Seminar: Peer screening with DEA: evaluating customer segments of a telecom operator

Pieter Jan Kerstens, Postdoc at Section for Environment and Natural Resources, Department of Food and Resource Economics (IFRO), will give the presentation Peer screening with DEA: evaluating customer segments of a telecom operator.

Abstract

This paper addresses two separate issues:

1) Efficiency analysis can guide management in their (strategic) decisions to improve the firm’s performance. Management decisions are made keeping certain multi-dimensional objectives in mind. Furthermore, not all objectives have equal priority and realizing multiple objectives at once can require more complicated strategies. The direction of projection determines the objectives to focus on. Thus, the choice of these direction vectors is important. Surprisingly, empirical applications usually choose the direction vectors onto the efficient frontier without much ado. Recently, the literature has proposed some ways of determining these direction vectors in some optimal way. Although much can be said in favor of these approaches, an important issue from a management perspective is with regard to the intuitive interpretation of these optimal direction vectors. Lack of intuitive interpretation could preclude widespread usage. We follow a different approach and identify the most interesting objectives to focus on by learning from “key DMUs” (Liu et al. (2009) and Liu and Lu (2010)) in the data. These objectives are identified through a comparative analysis of the key DMUs’ characteristics. The rationale being that key DMUs are the successful DMUs where the others can learn from. In this way hope to strike a balance between intuitive (radial) direction vectors and optimal direction vectors.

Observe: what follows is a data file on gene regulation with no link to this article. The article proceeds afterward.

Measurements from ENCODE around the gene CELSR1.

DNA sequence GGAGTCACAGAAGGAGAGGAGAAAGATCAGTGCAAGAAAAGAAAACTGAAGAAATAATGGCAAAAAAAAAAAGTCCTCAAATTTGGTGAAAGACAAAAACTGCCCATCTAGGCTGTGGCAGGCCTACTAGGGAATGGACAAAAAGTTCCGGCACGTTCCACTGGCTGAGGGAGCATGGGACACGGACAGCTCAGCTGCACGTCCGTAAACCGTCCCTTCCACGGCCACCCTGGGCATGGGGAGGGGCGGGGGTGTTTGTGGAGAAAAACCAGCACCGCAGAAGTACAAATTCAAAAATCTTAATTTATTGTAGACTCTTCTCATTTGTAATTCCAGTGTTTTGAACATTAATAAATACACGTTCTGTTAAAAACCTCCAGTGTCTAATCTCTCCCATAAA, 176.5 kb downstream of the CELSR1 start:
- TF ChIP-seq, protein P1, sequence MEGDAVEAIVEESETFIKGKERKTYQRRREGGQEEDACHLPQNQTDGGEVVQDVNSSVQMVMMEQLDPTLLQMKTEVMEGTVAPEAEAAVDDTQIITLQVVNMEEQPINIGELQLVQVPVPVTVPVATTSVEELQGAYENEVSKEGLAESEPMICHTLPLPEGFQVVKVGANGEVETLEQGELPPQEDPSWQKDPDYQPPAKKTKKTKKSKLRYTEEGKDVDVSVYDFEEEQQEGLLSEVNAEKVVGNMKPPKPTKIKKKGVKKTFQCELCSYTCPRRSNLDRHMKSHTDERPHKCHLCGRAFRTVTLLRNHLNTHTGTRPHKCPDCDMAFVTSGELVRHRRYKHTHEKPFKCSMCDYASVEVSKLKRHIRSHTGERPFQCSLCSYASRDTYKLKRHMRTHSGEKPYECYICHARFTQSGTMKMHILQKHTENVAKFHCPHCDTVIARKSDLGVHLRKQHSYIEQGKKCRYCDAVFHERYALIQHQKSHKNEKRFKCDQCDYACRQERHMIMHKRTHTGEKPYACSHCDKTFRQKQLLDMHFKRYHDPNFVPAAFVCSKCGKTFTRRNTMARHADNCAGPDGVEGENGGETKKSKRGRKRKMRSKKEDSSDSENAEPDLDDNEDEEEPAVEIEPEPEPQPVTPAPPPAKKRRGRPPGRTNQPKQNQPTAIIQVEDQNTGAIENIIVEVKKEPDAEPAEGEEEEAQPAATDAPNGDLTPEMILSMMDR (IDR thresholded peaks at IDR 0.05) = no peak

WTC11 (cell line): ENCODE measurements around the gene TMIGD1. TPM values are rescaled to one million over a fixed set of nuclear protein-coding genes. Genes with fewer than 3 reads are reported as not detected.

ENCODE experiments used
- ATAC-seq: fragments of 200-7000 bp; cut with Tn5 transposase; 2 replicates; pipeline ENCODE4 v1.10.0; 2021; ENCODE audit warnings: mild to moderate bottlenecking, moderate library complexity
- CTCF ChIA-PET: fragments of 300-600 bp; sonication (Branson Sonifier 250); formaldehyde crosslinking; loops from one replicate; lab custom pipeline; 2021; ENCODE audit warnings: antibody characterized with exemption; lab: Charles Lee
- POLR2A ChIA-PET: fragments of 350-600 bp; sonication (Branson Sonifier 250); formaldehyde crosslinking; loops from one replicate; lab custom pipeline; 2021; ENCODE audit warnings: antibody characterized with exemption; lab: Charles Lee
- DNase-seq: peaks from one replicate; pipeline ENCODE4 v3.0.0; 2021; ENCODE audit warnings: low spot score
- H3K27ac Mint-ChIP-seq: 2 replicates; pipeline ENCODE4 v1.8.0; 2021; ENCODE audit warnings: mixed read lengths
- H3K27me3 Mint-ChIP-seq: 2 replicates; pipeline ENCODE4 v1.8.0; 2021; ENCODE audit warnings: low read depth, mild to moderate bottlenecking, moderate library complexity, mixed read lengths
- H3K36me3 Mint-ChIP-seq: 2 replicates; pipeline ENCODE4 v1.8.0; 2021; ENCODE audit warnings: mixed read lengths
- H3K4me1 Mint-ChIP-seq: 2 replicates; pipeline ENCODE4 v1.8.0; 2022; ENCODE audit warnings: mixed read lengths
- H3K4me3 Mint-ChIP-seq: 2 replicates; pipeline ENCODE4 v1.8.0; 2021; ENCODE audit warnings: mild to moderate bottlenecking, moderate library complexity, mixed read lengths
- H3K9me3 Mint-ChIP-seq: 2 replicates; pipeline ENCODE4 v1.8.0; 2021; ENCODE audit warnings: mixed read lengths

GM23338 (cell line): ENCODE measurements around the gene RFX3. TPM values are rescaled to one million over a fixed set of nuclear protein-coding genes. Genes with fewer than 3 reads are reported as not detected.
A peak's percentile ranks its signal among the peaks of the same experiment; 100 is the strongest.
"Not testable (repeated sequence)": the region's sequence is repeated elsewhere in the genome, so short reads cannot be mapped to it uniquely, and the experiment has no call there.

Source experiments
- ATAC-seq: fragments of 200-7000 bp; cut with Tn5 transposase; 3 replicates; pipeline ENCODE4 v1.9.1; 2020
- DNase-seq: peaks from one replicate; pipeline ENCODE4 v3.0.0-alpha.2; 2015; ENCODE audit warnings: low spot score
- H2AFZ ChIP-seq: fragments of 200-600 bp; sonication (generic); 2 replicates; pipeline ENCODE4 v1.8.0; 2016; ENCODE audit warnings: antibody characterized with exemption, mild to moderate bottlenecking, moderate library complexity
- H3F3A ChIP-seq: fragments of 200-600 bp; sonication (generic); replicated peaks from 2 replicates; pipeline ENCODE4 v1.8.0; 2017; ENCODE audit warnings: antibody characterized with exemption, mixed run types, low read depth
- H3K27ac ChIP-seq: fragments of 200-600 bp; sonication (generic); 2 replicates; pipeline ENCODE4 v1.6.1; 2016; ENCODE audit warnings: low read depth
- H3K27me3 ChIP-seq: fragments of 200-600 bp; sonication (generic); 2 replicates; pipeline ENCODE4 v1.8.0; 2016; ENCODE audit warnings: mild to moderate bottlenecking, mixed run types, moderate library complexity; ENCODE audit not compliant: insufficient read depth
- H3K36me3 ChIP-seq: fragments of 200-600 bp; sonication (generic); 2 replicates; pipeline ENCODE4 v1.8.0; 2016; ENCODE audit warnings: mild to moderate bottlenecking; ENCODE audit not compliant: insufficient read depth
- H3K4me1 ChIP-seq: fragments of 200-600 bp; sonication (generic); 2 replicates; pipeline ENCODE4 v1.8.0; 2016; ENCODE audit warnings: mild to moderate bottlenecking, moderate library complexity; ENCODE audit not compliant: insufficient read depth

2) After calculating efficiency scores, the next stage consists of looking into the dominating peers to determine the feasibility of the proposed benchmark. One way is to use radar plots of the inputs and outputs to compare the different dominating peers. Although radar plots can be illuminating, they have two drawbacks: (i) they quickly become overcrowded when there are many input (output) dimensions and/or when there are many observations; (ii) they do not easily allow for quickly comparing the input-output mix of various DMUs. We propose an input-output mix similarity and scale visualization tool which solves both drawbacks at the cost of the ability to compare individual input (output) dimensions. The tool is therefore intended to be used in conjunction with radar plots.

The empirical application applies both proposed methods to benchmark customer segments of a large European telecom firm using Activity-Based-Costing (ABC) data.

Contact
Jens Leth Hougaard